• 48.
    Bergqvist, Haidi
    KTH, School of Industrial Engineering and Management (ITM), Industrial Ecology.
    Undersökningar av metoder att minska utsläppen av molybden från reningsverket och deponin för metallhydroxidslam på Sandvik AB i Sandviken2007Independent thesis Advanced level (degree of Master (Two Years)), 20 credits / 30 HE creditsStudent thesis
    Abstract [en]

    This report describes the thesis work conducted with the ambition to decrease the outlet of molybdenum from the water treatment plant and metal hydroxide sludge at Sandvik AB in Sandviken. The purpose of the thesis work was to gain more knowledge on processes like precipitation and flocculation in order to increase the separation of molybdenum from the waste water and to decrease the amount of molybdenum that leaches from the deposited metal hydroxide sludge. Molybdenum is added in steel products with the purpose of enhancing the materials’ toughness, hardness and resistance to corrosion.

    After a search through literature, articles and reports on the matter, there were a couple of statements to be made; the knowledge about molybdenum and the different molybdenum containing species partly made out thereof has been somewhat neglected in research and therefore is relatively unknown compared to most other common metals. This is likely due to molybdenum not being considered a very serious threat to health and environment. Following the exploration of written information, a series of laboratory tests were conducted:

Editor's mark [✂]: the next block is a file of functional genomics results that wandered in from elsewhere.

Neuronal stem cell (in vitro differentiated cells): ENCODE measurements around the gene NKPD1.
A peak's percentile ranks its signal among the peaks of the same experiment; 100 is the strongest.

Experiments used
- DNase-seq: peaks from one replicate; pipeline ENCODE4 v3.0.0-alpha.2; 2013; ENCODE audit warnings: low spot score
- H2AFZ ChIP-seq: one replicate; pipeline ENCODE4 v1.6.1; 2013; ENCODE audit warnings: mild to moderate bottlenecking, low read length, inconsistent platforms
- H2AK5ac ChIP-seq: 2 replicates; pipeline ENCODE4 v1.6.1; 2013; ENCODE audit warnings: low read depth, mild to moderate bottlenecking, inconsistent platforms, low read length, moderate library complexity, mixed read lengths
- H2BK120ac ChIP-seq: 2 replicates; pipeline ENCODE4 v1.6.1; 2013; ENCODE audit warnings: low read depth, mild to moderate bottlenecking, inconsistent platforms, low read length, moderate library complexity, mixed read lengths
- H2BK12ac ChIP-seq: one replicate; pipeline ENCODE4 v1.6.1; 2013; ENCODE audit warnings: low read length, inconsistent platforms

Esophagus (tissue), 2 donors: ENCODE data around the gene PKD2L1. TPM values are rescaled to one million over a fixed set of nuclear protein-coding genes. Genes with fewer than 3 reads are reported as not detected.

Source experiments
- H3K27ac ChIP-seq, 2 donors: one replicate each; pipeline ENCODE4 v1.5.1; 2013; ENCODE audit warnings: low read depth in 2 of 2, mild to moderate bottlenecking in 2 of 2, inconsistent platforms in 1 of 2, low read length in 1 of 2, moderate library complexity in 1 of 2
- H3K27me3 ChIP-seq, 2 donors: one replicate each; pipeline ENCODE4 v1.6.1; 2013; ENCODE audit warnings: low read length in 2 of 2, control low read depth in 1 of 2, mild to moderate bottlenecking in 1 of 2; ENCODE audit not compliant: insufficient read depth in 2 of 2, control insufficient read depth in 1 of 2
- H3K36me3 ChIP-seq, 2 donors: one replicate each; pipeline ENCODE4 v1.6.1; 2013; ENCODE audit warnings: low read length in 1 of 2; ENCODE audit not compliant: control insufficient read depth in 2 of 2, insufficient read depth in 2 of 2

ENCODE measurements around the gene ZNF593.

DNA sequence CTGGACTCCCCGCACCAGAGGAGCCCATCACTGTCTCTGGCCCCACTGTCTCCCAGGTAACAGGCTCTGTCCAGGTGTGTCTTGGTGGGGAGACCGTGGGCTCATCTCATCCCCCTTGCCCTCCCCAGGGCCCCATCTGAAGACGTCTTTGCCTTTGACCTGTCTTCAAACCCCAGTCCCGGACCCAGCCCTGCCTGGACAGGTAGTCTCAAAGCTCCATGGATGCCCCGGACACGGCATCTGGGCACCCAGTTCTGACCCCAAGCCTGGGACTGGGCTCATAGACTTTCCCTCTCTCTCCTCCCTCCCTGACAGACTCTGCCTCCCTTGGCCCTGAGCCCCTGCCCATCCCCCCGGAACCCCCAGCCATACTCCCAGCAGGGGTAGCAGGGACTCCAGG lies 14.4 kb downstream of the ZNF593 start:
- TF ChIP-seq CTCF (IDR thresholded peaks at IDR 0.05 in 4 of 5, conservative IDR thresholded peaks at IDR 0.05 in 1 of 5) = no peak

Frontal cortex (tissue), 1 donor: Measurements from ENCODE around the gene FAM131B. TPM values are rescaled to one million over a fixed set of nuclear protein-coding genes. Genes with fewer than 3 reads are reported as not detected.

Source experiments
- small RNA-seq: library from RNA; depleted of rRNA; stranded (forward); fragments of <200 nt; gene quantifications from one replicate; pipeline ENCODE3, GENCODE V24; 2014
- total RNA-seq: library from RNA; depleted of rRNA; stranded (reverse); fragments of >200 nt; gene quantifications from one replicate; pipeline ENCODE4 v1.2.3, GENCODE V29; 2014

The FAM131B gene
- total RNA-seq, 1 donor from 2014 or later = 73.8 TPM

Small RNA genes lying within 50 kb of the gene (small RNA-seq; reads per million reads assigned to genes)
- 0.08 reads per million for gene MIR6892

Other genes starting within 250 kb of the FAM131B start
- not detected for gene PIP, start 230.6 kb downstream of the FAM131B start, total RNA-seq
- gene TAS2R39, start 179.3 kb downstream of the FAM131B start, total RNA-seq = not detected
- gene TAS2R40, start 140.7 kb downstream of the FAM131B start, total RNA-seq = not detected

Based on an existing treatment plant for waste water from a closed mine, Brenda Mines, experiments were performed where molybdenum was adsorbed onto precipitated ferric hydroxide at pH-values 4.5 and 5.0. This co-precipitation is perhaps one of the most common ways to separate molybdenum from water. The experiments gave promising results where the remaining concentration of molybdenum in the treated water was in the order of 0.1 % of the original concentration. This can be compared to a 50 % separation in the existing process used in the water treatment plant.